Microsoft Office Tutorials and References
In Depth Information
The History of Excel
The History of Excel
You probably weren’t expecting a history lesson when you bought this topic, but you may find
this information interesting. At the very least, this section provides fodder for the next office
trivia match.
Spreadsheets comprise a huge business, but most of us tend to take this software for granted. In
the pre-spreadsheet days, people relied on clumsy mainframes or calculators and spent hours
doing what now takes minutes.
It started with VisiCalc
Dan Bricklin and Bob Frankston conjured up VisiCalc, the world’s first electronic spreadsheet,
back in the late 1970s when personal computers were unheard of in the office environment. They
wrote VisiCalc for the Apple II computer, an interesting machine that seems like a toy by today’s
standards. VisiCalc caught on quickly, and many forward-looking companies purchased the
Apple II for the sole purpose of developing their budgets with VisiCalc. Consequently, VisiCalc is
often credited for much of Apple II’s initial success.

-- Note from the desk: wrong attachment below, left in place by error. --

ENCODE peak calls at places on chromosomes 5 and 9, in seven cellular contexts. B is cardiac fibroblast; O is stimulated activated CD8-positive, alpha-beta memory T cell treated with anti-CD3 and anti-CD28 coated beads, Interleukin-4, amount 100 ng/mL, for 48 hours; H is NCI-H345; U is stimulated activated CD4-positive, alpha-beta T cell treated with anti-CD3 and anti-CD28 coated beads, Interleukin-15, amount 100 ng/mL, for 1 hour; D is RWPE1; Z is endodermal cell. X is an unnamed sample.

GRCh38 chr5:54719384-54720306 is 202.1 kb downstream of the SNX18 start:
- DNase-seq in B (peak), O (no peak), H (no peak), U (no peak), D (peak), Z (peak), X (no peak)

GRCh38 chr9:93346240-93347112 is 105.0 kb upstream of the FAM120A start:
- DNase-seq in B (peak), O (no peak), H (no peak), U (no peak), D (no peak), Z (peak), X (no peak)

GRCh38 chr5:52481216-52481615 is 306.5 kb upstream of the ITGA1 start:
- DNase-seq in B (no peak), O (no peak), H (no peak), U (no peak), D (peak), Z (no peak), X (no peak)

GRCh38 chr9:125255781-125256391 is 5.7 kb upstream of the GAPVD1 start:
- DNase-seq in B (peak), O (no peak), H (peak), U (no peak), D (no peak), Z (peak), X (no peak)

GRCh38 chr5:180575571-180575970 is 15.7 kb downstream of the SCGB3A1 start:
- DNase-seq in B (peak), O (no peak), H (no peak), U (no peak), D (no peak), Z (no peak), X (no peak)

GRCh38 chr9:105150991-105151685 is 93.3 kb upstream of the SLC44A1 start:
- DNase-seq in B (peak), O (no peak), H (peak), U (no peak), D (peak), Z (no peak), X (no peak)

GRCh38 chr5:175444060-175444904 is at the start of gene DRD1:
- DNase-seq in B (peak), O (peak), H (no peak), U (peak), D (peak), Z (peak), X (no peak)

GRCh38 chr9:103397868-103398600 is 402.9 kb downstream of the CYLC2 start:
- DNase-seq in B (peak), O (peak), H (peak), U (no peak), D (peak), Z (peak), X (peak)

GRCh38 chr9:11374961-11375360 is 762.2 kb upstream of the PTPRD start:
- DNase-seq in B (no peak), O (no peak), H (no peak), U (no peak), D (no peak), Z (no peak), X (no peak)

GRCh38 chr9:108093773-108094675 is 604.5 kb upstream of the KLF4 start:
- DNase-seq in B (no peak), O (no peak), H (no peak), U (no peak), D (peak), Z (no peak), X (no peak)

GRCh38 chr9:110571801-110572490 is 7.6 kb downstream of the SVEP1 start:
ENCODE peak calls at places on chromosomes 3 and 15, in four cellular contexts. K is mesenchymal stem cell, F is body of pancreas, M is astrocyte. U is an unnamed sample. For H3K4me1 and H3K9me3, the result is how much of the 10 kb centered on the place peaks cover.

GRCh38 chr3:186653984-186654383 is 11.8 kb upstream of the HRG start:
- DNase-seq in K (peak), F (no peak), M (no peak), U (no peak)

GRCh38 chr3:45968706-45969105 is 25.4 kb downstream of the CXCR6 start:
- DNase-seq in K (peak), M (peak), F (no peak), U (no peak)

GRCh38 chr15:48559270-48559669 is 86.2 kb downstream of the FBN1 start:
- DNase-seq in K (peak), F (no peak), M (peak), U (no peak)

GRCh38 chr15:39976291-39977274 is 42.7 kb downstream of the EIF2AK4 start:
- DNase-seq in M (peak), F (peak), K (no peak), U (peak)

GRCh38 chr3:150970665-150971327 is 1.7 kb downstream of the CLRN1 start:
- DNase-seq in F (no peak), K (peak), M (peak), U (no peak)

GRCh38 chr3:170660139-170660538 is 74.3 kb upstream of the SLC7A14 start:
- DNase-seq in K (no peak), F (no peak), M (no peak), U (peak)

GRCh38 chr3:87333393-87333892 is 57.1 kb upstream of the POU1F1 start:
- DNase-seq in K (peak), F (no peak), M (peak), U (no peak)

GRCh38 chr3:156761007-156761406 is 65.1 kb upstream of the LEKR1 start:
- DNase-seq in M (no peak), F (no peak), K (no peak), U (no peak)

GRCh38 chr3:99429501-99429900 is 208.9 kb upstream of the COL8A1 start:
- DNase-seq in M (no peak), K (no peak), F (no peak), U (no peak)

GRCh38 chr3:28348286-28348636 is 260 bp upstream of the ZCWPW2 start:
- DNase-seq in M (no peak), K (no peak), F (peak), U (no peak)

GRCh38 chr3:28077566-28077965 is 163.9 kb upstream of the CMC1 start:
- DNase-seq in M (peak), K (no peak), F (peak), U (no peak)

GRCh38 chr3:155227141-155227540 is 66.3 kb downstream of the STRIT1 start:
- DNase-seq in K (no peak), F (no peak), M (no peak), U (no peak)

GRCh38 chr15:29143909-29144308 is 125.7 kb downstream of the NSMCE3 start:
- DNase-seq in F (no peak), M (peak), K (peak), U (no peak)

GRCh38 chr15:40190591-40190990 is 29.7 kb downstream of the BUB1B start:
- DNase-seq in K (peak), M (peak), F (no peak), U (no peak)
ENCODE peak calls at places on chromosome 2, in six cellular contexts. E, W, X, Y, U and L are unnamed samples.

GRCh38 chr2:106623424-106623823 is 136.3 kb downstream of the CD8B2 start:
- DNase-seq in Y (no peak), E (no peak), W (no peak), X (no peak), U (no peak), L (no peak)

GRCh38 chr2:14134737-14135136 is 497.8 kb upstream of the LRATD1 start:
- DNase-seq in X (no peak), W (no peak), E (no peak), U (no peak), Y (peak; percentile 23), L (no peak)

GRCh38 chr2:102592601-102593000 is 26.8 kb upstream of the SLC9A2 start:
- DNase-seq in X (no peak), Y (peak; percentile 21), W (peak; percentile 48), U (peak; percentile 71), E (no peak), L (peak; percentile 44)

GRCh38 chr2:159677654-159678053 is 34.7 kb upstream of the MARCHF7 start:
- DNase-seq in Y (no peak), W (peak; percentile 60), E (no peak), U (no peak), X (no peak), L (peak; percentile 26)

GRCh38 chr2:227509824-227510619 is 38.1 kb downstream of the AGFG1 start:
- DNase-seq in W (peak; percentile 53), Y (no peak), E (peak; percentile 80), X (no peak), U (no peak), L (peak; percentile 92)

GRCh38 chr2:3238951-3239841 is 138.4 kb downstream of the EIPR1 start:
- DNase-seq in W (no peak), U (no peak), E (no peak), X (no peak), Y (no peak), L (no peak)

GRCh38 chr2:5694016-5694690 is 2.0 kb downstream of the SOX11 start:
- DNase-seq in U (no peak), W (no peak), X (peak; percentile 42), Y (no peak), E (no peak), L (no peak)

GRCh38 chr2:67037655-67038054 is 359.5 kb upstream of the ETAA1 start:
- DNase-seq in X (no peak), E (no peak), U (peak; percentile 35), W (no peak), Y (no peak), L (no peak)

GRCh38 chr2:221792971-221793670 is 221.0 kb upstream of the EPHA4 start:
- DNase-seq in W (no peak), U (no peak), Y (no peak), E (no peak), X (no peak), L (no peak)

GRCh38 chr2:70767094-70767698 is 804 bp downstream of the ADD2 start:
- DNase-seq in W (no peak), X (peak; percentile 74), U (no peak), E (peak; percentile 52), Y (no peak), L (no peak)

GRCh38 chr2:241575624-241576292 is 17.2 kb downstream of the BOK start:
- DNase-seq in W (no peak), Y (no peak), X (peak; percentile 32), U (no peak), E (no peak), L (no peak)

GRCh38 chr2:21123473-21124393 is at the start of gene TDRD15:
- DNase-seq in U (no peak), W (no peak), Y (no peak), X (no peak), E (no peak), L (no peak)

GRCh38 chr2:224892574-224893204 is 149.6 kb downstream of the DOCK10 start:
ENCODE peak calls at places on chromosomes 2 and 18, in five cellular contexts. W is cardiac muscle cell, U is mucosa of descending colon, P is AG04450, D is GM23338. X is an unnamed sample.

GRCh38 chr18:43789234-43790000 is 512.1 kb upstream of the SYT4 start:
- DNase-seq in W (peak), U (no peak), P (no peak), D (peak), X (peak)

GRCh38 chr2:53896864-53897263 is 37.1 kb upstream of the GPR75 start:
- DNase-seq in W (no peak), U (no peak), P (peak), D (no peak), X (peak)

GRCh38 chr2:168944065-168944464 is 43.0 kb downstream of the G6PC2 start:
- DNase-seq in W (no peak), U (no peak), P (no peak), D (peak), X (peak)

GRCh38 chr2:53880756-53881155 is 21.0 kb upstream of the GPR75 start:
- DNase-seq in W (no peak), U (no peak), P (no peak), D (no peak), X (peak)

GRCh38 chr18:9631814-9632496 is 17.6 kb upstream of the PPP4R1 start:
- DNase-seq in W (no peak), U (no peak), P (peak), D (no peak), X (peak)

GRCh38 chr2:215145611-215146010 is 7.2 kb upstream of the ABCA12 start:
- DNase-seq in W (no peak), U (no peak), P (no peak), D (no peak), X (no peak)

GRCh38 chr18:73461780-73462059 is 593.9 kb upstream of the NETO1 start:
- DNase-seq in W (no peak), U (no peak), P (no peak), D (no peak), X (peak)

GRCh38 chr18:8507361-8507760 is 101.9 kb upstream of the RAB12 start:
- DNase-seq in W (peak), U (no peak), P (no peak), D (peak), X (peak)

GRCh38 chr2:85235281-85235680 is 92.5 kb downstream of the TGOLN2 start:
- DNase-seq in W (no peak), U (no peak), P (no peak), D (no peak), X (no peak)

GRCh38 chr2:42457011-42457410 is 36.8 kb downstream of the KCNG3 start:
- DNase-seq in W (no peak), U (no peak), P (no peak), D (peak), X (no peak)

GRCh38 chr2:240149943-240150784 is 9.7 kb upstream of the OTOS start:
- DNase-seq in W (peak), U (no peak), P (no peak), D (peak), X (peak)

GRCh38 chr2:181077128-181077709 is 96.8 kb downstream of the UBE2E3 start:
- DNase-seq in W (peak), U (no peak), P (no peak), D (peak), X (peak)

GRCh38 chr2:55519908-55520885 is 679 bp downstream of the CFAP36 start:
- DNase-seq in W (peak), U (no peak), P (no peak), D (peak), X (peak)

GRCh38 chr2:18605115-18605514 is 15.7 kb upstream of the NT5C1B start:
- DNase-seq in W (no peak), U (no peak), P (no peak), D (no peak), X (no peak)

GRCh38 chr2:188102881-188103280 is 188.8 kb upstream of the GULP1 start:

Then came Lotus
When the IBM PC arrived on the scene in 1982, thus legitimizing personal computers, VisiCorp
wasted no time porting VisiCalc to this new hardware environment. Envious of VisiCalc’s success,
a small group of computer enthusiasts at a start-up company in Cambridge, Massachusetts,
refined the spreadsheet concept. Headed by Mitch Kapor and Jonathan Sachs, the company
designed a new product and launched the software industry’s first full-fledged marketing blitz.
Released in January 1983, Lotus Development Corporation’s 1-2-3 proved an instant success.
Despite its $495 price tag (yes, people really paid that much for a single program), it quickly
outsold VisiCalc and rocketed to the top of the sales charts, where it remained for many years.
Microsoft enters the picture
Most people don’t realize that Microsoft’s experience with spreadsheets extends back to the early
1980s. In 1982, Microsoft released its first spreadsheet — MultiPlan. Designed for computers
running the CP/M operating system, the product was subsequently ported to several other
platforms, including Apple II, Apple III, XENIX, and MS-DOS. MultiPlan essentially ignored existing
software UI standards. Difficult to learn and use, it never earned much of a following in the United
States. Not surprisingly, Lotus 1-2-3 pretty much left MultiPlan in the dust.
Excel partly evolved from MultiPlan, and first surfaced in 1985 on the Macintosh. Like all Mac
applications, Excel was a graphics-based program (unlike the character-based MultiPlan). In
November 1987, Microsoft released the first version of Excel for Windows (labeled Excel 2 to
correspond with the Macintosh version). Excel didn’t catch on right away, but as Windows gained
popularity, so did Excel. Lotus eventually released a Windows version of Lotus 1-2-3, and Excel
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